The grim years of the Dust Bowl disaster of the 1930s, when the land dried up and blew away, are now only a distant memory for most farmers who till the fertile Nebraska prairies. Much of the land devastated by wind erosion during those years now produces bumper crops. But there are disturbing signs that the careful conservation practices that helped to reclaim the land are being abandoned.
All across the Midwest, the soil is being swept away by wind and water. In the last two months of 1977, about 1,430,000 acres were damaged by wind erosion. The experts report that the cropland is being washed away "at nearly twice the rate considered acceptable."
In western Nebraska, giant green circles of corn now cover the land where great herds of buffalo once foraged for grass. The corn's thirst for water is quenched by giant irrigation systems, which draw water from under the ground and spout it into the air in slowly rotating circles.
Agriculture Department soils expert Benny Martin is troubled over the increased soil-erosion problems that have followed the rapid development of the irrigated circles. He estimates that over 200,000 acres of this land should never have been put to the plow.
Vital tree stands to break the wind, landscaped after the Dust Bowl at the taxpayers' expense, have been bull-dozed down to install the irrigation systems. Cross-slope farming methods to reduce erosion are too often ignored.
The increase in irrigation, which has brought an economic boom to some Nebraska counties, has had other unwanted side effects. Some of Nebraska's drinking water is being polluted by the nitrogen fertilizers that are mixed with the irrigation water. Nitrates from the fertilizers seep through the sandy soil into the underground water pools that the irrigation systems tap. Doctors in the area have treated infants for nitrate poisoning.
A U.S. Geological Survey of the drinking water in Holt County, Neb., disclosed that 40 percent of the tap water contained nitrate levels exceeding federal safety standards. Some wells showed contamination three times the acceptable amount.
And with each irrigation system spewing out 1,000 gallons of water a minute over a 16-acre section of corn, the ground water levels in Holt County are dropping drastically. A Bureau of Reclamation spokesman told our reporter Hal Bernton that there is now a "critical ground water depletion." This means Holt County farmers face a shortage of water irrigation.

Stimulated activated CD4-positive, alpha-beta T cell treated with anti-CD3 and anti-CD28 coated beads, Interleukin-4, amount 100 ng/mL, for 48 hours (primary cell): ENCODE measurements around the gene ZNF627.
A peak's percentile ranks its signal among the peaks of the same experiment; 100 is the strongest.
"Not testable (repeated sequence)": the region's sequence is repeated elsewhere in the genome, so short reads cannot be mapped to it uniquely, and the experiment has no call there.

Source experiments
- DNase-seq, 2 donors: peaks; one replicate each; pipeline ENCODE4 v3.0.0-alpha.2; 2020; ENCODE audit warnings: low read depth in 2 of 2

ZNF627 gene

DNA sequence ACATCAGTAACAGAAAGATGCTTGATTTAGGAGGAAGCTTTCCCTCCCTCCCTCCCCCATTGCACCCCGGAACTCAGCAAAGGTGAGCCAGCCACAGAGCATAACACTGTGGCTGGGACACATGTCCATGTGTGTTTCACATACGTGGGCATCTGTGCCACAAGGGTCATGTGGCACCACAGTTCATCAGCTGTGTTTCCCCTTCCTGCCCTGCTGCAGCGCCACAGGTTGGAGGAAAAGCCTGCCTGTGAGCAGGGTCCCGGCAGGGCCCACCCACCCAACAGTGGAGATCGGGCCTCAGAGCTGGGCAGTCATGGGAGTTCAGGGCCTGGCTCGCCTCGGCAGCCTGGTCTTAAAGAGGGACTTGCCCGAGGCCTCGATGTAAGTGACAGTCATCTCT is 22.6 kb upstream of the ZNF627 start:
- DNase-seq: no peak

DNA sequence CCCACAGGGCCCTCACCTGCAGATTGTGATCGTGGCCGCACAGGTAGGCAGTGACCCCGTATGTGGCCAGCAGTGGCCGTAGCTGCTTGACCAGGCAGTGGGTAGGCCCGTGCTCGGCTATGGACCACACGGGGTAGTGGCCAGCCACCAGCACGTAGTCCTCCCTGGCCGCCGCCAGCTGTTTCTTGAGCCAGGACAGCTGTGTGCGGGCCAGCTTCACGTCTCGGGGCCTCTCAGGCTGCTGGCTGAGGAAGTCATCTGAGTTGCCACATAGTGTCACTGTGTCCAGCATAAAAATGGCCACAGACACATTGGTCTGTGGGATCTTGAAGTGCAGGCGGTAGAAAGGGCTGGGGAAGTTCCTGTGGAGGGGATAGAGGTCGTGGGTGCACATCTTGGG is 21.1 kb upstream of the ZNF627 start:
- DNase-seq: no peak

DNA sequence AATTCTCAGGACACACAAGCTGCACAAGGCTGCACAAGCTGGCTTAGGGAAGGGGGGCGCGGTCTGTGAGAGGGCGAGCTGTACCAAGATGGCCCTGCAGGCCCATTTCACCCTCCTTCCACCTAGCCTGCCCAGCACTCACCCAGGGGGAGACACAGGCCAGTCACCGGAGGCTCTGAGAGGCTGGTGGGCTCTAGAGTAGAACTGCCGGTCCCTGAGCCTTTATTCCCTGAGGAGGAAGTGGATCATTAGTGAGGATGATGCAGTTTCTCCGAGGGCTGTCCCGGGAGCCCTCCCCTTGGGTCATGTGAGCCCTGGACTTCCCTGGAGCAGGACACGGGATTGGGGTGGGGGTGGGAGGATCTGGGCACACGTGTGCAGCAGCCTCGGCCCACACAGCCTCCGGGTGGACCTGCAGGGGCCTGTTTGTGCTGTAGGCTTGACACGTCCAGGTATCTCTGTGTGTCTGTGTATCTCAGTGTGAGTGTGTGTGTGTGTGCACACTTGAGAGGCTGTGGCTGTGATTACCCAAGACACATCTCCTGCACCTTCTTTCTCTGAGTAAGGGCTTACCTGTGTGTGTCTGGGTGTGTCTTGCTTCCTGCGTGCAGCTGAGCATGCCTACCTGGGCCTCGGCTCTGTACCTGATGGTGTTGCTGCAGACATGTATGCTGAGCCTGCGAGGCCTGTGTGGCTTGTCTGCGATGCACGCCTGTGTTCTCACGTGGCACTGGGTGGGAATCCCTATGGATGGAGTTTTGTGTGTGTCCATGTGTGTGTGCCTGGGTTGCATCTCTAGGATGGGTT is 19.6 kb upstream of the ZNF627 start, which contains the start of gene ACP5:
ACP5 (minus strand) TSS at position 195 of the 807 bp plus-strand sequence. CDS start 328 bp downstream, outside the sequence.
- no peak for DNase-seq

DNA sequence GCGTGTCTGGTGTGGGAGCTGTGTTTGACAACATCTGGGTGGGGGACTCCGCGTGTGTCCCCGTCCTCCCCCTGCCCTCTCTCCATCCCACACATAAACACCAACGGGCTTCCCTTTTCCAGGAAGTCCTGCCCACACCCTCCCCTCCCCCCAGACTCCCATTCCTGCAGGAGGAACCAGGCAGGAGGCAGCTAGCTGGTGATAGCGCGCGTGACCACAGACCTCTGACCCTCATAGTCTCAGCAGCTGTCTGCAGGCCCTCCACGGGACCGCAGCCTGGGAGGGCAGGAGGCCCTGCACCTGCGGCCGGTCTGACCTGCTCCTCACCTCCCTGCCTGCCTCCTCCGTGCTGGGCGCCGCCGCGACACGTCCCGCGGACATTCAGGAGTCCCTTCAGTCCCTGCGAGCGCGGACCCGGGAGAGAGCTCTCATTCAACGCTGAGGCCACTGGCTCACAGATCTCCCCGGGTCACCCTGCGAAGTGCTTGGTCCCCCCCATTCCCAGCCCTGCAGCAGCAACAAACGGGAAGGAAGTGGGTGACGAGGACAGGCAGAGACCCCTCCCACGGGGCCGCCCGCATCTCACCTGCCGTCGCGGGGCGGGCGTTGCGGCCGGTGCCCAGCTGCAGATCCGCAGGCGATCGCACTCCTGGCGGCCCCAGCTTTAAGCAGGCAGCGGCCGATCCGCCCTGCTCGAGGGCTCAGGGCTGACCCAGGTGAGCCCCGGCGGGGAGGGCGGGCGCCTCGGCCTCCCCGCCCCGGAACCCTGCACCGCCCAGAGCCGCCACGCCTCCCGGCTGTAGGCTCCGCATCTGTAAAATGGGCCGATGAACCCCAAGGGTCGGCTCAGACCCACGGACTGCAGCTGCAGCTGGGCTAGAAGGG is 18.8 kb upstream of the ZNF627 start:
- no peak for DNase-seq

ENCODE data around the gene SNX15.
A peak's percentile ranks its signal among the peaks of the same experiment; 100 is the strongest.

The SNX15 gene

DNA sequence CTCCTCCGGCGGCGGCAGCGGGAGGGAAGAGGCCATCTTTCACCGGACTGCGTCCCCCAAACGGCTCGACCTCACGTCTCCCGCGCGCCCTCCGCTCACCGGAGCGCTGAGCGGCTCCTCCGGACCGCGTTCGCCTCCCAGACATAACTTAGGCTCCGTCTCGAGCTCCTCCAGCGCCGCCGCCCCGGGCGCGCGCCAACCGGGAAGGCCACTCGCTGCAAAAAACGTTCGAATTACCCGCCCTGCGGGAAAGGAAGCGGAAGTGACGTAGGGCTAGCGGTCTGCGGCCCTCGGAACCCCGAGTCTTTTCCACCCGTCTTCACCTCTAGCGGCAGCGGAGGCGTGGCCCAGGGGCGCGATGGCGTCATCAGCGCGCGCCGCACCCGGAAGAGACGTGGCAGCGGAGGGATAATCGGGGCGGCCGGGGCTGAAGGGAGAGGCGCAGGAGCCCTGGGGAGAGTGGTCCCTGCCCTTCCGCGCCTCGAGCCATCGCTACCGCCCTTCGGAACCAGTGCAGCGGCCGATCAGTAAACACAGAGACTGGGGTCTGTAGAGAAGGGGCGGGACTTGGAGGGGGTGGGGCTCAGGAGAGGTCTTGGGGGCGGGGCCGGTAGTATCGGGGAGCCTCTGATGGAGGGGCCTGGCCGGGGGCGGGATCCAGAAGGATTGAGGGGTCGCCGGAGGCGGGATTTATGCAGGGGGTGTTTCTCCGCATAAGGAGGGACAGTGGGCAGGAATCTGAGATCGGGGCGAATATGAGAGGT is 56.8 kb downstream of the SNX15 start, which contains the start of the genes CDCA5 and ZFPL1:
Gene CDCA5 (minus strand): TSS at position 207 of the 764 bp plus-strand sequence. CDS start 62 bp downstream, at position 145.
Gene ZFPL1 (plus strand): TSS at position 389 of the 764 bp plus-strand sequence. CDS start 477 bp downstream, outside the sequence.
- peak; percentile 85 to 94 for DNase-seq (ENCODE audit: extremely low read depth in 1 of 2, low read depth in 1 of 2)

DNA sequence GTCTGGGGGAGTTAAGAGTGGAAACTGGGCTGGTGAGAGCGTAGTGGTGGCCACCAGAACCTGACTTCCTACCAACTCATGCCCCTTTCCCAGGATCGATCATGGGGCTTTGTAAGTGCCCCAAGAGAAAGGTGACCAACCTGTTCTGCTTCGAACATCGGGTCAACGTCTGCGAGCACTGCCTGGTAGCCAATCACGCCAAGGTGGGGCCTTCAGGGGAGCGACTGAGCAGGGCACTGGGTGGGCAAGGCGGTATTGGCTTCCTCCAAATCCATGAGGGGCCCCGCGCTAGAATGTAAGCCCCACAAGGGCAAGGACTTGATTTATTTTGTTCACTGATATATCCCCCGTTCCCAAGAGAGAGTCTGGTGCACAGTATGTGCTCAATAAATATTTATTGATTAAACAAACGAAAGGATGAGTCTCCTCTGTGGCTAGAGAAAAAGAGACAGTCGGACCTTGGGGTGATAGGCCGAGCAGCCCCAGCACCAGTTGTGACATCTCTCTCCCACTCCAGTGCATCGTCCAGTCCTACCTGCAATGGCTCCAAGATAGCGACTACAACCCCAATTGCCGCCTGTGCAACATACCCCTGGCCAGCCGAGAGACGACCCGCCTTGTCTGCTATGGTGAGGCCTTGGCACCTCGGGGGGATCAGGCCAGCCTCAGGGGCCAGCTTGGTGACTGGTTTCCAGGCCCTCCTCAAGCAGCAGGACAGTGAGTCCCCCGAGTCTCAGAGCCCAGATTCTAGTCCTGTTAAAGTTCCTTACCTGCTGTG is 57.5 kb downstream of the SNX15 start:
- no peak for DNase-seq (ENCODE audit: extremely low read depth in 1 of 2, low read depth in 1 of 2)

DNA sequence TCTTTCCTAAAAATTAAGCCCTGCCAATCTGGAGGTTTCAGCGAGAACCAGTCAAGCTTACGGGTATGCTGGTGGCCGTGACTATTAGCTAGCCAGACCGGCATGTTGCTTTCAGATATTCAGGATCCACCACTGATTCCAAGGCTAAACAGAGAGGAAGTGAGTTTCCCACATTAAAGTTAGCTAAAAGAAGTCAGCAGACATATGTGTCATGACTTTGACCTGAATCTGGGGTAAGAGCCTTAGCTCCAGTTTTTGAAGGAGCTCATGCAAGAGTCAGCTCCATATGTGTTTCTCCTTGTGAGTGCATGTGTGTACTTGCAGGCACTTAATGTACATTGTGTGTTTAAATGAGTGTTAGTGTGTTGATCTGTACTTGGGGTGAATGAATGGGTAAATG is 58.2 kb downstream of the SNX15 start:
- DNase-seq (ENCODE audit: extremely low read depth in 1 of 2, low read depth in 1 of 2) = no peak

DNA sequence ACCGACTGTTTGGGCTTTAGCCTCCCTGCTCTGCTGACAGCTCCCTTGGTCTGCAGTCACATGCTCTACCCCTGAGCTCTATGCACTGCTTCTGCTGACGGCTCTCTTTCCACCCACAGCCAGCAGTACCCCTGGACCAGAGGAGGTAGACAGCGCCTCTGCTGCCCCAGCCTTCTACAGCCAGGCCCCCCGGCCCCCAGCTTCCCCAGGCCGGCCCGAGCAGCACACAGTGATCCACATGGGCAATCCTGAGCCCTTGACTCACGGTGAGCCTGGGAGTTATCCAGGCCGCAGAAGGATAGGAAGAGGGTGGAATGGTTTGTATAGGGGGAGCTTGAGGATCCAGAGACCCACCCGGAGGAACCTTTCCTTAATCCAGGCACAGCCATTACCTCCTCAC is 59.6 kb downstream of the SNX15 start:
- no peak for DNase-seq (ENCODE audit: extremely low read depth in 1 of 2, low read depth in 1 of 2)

As a remedy, the Carter administration now wants to dam the Niobrara River and divert its waters to the underwater reservoirs in the hope of diluting the high nitrate concentrations and replenishing the water. Environmental critics fear this will only worsen the situation by opening the gate to more extensive irrigation, which will leach more intrates back into the water. The project would also cost the taxpayers $194 million.
The Nebraska Center for Rural Affairs estimates that at least 30 percent of the controversial irrigation has been financed by non-farm investors. Prairie acres once fallow have been bought up cheaply, plowed under and pumped full of chemicals to get in on the corn boom. Should the land wear out, it can be auctioned off.
From pioneer days, Nebraska farmers have known that much of their soil rests on a precarious foundation. Veterans describe areas of volatile surfaces as "blow sands" that pocket the state. Bernton was taken to a "blow sand" area near Tilden during his investigation.
Knowledgable family farmers had cultivated the sandy soil with care, planting their crops in narrow strips amid long stands of trees to serve as wind breakers. A proven system of crop rotation was followed to maintain soil fertility, and the land was never allowed to lie bare, exposed to the winds and rains.
A few miles away, the irrigation circles had taken over. Seventeen circles of corn had been planted, and each was marked with the towering sprays of irrigation water. A feed company had leased a segment of the land from a local farmer and "sod busted" the earth for corn.
Despite constant irrigation, erosion problems have arisen. The first sprouts of corn barely emerged when a prairie wind whipped the sandy soil into commotion and cut down the seedlings. The company's hired farm crew replanted a second crop, and the same thing happened. A third planting has now shot up, but no one foresees a good mature crop.
Stan Grubb, a local farmer, glumly predicted: "The company's leasing the land, taking the good out, and then when they give it back to the farmer, he won't have nothing left but a blow hole. When they leave, it'll take years to get back into productivity."
Jim Hall, an investment broker for the Wall Street firm of Loeb, Rhoades, Hornblower and Co., believes good corporate farm managers are as capable as their smaller neighbors in erosion control. He cites a corporate farm in Dundy County that has produced steadily increasing yields in each of the past five years by following sound soil-conservation practices.
But Hall agrees that some of the investors try to cut too many costs and "get into a lot of trouble."
Footnote: In the past two years, the spread of irrigated circles has slowed down. A spokeswoman for Valmont, a leading manufacturer of the irrigation systems, says their sales will drop off 25 percent this year. This slump is due mainly to the low prices of corn on the market. Those systems, incidentally, cost from $27,000 to $42,000 to install.